The colonial ties, picturesque beaches and fantastic rainforests in Montserrat make it a hiker’s heaven. You’ll be able to see views of the ocean, take snapshots of the volcano and spot the tropical bird, reptile and bat species common in the sections of rainforest.
The island is also steeped in history, perfect for a guided hike around the old banana plantations, ruined villages and the sections of island currently still recovering from the 1995 volcano eruption.
The island is mountainous, so most hikes take you up dramatic peaks and into lush valleys full or greenery, or along to coast to spot marine life living amongst the coral close to shore. It’s also known as the friendliest place in the Caribbean, so you can feel completely safe hiking through the mountains, even if you choose not to take a guide.
Do I Need A Guide?
If you’re choosing not to take a guide along with you, that’s totally fine. The majority of trails to hike are already marked out with helpful signposts so you don’t get lost. Be sure to take the right clothing and footwear and plenty of food and water for the longer trails; refreshments can be a long way away.
So, which trails are the best?
1. Rendezvous Beach Trail
Rendezvous Beach is one of the most well-known starting points for hikers as it has trails across the hills looking right out into the ocean and down on the sandy white beach of the northernmost point of Montserrat.
The trail has greenery housing tropical birds and reptiles and the fresh vegetation, depending on the time of year, will yield colorful flowers and fruits. The trail is marked out and can be completed without a guide, however, it is a moderately difficult trail, so hiking footwear and plenty of water will be required.
2. Oriole Walkway
This hiking trail begins at the Hilltop Café and wanders through the rainforest into the areas most heavily populated by the oriole, the island’s national bird. You’ll find colorful rainforests, amazing scents and unmissable photo opportunities.
3. The Dry Waterfall
A few years ago, a storm exposed part of the cliffside, showing petroglyphs dating back 1500 years. The trail to view these is really worth the trip but is easily missed if you aren’t with a guide. The carvings are found deep within the rainforest and the trail takes you down a dried up river bed. It’s a fairly difficult trail for a beginner.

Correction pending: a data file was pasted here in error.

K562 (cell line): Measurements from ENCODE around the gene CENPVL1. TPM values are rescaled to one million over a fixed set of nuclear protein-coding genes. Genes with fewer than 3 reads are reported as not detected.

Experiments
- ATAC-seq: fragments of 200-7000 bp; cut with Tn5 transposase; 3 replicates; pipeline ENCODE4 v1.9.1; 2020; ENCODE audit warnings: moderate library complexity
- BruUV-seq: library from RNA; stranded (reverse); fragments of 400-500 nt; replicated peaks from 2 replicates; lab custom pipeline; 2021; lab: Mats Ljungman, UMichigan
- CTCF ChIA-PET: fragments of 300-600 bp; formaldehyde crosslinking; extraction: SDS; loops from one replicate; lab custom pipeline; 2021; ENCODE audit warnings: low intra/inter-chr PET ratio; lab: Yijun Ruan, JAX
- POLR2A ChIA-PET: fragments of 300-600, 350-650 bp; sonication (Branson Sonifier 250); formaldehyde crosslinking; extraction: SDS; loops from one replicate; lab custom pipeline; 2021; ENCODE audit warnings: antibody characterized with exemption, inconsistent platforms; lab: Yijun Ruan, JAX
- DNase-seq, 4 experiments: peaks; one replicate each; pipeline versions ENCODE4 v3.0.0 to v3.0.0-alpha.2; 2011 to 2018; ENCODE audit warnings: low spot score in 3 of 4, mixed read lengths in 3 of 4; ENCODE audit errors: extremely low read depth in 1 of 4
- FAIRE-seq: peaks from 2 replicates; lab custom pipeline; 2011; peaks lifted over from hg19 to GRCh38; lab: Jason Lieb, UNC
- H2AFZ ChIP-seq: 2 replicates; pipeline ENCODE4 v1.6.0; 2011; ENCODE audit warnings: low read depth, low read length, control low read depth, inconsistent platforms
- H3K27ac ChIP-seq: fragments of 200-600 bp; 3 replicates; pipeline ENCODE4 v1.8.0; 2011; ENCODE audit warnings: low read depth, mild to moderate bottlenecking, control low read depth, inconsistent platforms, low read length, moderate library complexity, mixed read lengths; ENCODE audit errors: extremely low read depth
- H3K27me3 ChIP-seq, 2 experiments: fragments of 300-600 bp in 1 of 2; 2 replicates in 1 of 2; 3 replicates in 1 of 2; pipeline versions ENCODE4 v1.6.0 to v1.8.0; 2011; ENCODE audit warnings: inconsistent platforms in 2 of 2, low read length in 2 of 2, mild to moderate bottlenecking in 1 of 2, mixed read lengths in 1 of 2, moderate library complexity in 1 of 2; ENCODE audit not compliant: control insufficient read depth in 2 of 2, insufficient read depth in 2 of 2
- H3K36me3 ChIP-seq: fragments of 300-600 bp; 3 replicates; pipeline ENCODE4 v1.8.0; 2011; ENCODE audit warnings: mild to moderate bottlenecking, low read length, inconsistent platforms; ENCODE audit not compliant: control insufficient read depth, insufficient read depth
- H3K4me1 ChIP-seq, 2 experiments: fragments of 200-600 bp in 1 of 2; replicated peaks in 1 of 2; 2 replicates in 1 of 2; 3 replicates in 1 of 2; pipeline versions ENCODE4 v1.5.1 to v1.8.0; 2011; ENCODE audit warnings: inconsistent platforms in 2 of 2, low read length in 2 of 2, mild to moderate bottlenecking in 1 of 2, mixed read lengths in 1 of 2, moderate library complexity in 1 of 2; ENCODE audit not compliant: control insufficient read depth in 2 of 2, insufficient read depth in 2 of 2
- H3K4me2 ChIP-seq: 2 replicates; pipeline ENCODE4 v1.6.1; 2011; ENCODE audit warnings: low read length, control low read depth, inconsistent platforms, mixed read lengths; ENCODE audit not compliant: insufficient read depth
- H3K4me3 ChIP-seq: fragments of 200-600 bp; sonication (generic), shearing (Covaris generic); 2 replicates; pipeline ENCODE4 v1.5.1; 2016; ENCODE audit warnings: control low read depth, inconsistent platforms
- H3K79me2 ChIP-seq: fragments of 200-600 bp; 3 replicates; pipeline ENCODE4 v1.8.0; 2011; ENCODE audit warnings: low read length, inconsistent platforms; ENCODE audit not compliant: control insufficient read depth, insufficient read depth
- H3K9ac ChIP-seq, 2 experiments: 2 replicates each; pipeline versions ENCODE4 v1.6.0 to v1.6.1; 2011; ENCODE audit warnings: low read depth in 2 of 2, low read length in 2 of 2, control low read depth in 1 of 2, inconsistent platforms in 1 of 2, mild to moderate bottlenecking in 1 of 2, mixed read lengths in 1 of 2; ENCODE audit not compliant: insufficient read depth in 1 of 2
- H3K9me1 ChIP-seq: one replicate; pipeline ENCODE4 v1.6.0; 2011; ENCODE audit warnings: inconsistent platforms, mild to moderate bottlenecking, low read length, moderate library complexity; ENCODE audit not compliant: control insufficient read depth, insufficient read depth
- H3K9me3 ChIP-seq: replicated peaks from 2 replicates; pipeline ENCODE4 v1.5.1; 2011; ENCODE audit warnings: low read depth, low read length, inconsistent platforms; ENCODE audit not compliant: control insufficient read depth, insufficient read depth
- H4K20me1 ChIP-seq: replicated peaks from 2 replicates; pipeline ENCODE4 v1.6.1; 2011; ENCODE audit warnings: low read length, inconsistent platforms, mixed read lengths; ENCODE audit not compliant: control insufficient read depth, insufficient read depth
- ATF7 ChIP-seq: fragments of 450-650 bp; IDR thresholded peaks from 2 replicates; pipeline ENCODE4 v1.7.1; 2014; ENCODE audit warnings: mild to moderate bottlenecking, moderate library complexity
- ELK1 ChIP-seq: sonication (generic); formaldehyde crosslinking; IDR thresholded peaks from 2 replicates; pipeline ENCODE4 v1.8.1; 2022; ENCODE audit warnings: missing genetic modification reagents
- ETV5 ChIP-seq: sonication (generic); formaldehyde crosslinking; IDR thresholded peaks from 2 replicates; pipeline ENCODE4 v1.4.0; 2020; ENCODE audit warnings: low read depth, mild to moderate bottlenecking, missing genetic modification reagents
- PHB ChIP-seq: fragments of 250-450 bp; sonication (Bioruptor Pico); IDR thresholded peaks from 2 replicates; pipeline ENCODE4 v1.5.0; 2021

4. Blackwood Allen Nature Trail
This trail is surrounded by luscious fruit trees and takes you right up into the mountains. It’s a great way to experience the rich flora and fauna on the island and the pathway is clearly marked out. However, in the rainy season, the steep slopes can become slippery and dangerous.
The trail begins in Baker Hill in the same place as the dry waterfall hiking trail, although the two head off in different directions.
5. The Cot
This trail is an easy walk of only 1.6 miles, taking a walker around 1.5 hours to complete at a steady pace. You’ll pass through the valley between the two largest mountains on the island, discovering natural streams that run down from the mountain tops.
It’s a good way to walk off that large lunch.
6. The Underwood
The Underwood trail is a section of the dry waterfall longer hike that can be taken by people who wish to take a safer road, especially in wet weather for inexperienced hikers. The trail takes you through the forest and out onto the sandy shores, though it bypasses the petroglyphs that you’d see on the dry waterfall trail. It’s a great route to take if you aren’t sure you’ll make the longer walks.
7. The Katy Hill Trail
This trail is the most extreme on the island, recommended for only experienced hikers. You’ll continue from beach level, up through mountains with paths covered with thick brush. The whole trail takes you deep into the island, providing a true back to nature feel.
The trail takes approximately 2 hours with a guide, and you should wear long pants and hiking footwear.
8. Jack Boy Hill
The Jack Boy Hill hike takes you right to the top of the mountains with extreme pathways and difficult terrain. Although the hike is only 0.4 miles long, this hike can take up to 2 hours depending on the conditions.
It’s worth it though, with views of the volcano and its disruption laid out before you once you reach the top.
The Duberry-Cassava trail is the best option for wining down and relaxing. It’s a 45-minute light trail that crosses from the coast along the edge of the rainforest for views of the beautiful coastline and stunning wildlife all at the same time.